In our trial, the failure of atomoxetine to separate from placebo at end point on the primary outcome measure was not the result of an unexpectedly large response to placebo. For example, the mean reduction in SNAP-IV ODD scores from baseline to end point for the placebo group (15%) was substantially less than the 28% mean reduction in Conners' conduct problems scores obtained for the placebo group in a trial of clonidine added to psychostimulant medication for children and young adolescents with ADHD and ODD.26 Also, the failure to detect separation between the atomoxetine and placebo groups on the SNAP-IV ODD scale was not the result of inclusion of patients with dysthymia or anxiety disorders. These patients did not, in fact, improve as much as other patients, but their small numbers were not enough to influence the overall outcome. The separation of atomoxetine from placebo at end point did occur on secondary measures, including SNAP-IV ADHD ratings, CGI-I, CGI-S, AIM, and CGI-P.
The findings from the present study do not provide conclusive evidence as to whether the effect on ODD symptoms would be apparent in the absence of comorbid ADHD. In addition, it is not possible, from the existing data, to predict whether convergence on the ODD measure would be sustained over subsequent weeks. Eight weeks was chosen as the end point for the study, because previous research has shown that most responders to atomoxetine, on the basis of measures of ADHD symptoms, have demonstrated significant improvement by this time. However, ODD symptoms may require more time to show improvement. In addition, the cutoff score for ODD in the SNAP-IV scale of ≥15 points may have been a rather high threshold for patients to enter the study. As a result, the patients in the study had considerable ODD symptom severity, potentially making it difficult to show significant medication effect on these symptoms.
The benefits seen at weeks 2 and 5 in our study may have been a nonspecific effect of sedation. Countering this argument, separation was not seen between clonidine and placebo on conduct symptoms in the early weeks of an augmentation trial involving similar patients to those in this study, yet clonidine is generally more sedating than atomoxetine.26
The Clinical Global Impressions improvement and severity instruments were not designed to tease out differential responses in ADHD or ODD symptoms. It is not possible, therefore, to determine whether changes in ODD symptoms contributed to the separation between atomoxetine and placebo on global improvement. When improvement in SNAP-IV ADHD ratings was taken into account, the repeated-measures analysis of SNAP-IV ODD scores was not significant. However, this posthoc analysis must be interpreted with caution. The correlation between ADHD and ODD measures does not imply causality.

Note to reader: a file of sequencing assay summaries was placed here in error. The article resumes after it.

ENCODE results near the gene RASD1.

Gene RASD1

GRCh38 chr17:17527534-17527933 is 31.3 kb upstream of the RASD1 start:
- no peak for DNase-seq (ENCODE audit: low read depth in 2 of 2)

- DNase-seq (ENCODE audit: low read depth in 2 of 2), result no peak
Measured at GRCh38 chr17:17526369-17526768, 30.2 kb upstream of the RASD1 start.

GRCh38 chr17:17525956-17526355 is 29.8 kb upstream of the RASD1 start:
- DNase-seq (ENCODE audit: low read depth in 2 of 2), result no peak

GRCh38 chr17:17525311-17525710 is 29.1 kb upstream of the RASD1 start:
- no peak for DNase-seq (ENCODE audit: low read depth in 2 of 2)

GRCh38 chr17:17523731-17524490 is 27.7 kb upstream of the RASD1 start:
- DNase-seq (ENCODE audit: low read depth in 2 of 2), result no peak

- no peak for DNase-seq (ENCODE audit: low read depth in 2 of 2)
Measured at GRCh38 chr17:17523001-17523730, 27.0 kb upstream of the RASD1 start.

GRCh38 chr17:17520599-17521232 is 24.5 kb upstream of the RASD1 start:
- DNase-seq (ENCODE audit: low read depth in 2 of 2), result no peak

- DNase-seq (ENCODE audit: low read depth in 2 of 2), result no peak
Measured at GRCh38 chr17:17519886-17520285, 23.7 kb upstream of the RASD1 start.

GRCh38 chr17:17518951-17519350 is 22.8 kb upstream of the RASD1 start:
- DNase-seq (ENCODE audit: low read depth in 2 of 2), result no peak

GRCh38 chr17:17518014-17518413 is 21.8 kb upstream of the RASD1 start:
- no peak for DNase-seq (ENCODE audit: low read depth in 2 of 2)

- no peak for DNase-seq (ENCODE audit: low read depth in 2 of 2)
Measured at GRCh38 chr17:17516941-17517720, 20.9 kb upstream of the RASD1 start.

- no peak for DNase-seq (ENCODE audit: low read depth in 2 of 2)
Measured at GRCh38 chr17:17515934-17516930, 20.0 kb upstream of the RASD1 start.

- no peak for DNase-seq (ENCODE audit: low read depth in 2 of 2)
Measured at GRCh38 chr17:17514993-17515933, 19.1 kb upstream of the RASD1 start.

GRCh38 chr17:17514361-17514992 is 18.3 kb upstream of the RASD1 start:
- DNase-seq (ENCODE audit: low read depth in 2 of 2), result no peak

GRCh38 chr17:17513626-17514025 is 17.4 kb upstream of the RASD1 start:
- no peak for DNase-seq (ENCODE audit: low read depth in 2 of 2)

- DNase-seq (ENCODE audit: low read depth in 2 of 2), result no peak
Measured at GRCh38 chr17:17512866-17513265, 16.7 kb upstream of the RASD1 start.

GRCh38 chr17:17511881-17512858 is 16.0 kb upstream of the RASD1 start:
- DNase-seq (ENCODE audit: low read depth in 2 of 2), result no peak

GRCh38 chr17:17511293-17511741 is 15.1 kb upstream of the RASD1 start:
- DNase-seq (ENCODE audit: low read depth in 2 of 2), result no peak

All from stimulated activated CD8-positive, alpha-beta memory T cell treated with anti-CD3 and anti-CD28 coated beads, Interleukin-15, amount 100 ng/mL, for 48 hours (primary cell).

In study period 3, titration to 2.4 mg/kg per day of atomoxetine was not achieved for most patients. However, previous research has shown that patients with comorbid ADHD and ODD show a significant reduction in ADHD symptomatology once a dose of 1.8 mg/kg per day has been achieved.16
Our study confirms previous findings15,16 that patients with ADHD and comorbid ODD show statistically and clinically significant improvement in ADHD symptoms and global clinical functioning when treated with atomoxetine. It remains uncertain whether atomoxetine exerts a specific and enduring effect on ODD symptoms. Patients with ADHD and ODD will not be disadvantaged by treatment with atomoxetine, but additional pharmacologic or psychological strategies may need to be used to address the oppositional symptoms. Early reduction in ODD symptoms after the introduction of atomoxetine should not be mistaken for a sustained medication effect on these symptoms.
This research was funded by Eli Lilly and Company.
We thank the investigators and their staff comprising the ADHD/ODD Study Group: Els Van den Ban, Universitair Medisch Centrum Utrecht, Utrecht, Netherlands; Dirk Deboutte, Algemeen Zkhs Middelheim, Antwerpen, Belgium; Daryl Efron, Royal Childrens Hospital Melbourne, Parkville, Australia; Herman van Engeland, Universitair Medisch Centrum Utrecht, Utrecht, Netherlands; Jorg M. Fegert, Universitats-Kinderklinik u. Poliklinik-Uni Klinikum Ulm, Ulm, Germany; Rutger Jan van der Gaag, Academisch Centrum voor Kinder-en Jeugdpsychitrie Oos, Nijmegen, Netherlands; Eija Nikkanen, Hyks Lasten ja Nuorten Sairaal, Helsinki, Finland; Xavier Gastaminza Pe′rez, Hospital Vall de Hebron, Barcelona, Spain; Martin Schmidt, Zentralinstitut fur Seelische Gesundheit, Mannheim, Germany; Cesar Soutullo, Clinica Universitaria de Navarra, Pamplona, Navarra, Spain; Per Hove Thomsen, Dorne-og Ungdomspsykiatrisk Hospital, Risskov, Denmark; Lennart von Wendt, Hyks Lasten ja Nuorten Sairaal, Helsinki, Finland; and Amaia Hervas Zuniga, Hospital Mutua de Terrassa, Barcelona, Spain.
We thank Linda Tabas for contributions to the preparation of the article.
- Accepted February 23, 2007.
- Address correspondence to Mark E. Bangs, MD, Eli Lilly and Company, Lilly Corporate Center, DC 2139, Indianapolis, IN 46285. E-mail:
Financial Disclosure: Drs Bangs, Wehmeier, Moore, and Levine and Mr Williams are employees and shareholders of Eli Lilly and Company; Dr Hazell participates in Australian and international advisory boards, is on the speaker's bureau, and receives research grants from Eli Lilly and Company; Dr Danckaerts participates in an advisory board and has received research and conference grants from Eli Lilly and Company; and Dr Coghill participates in United Kingdom and international advisory boards, is on the speaker's bureau, and has received research and conference grants from Eli Lilly and Company. Dr Hoare has indicated he has no financial relationships relevant to this article to disclose.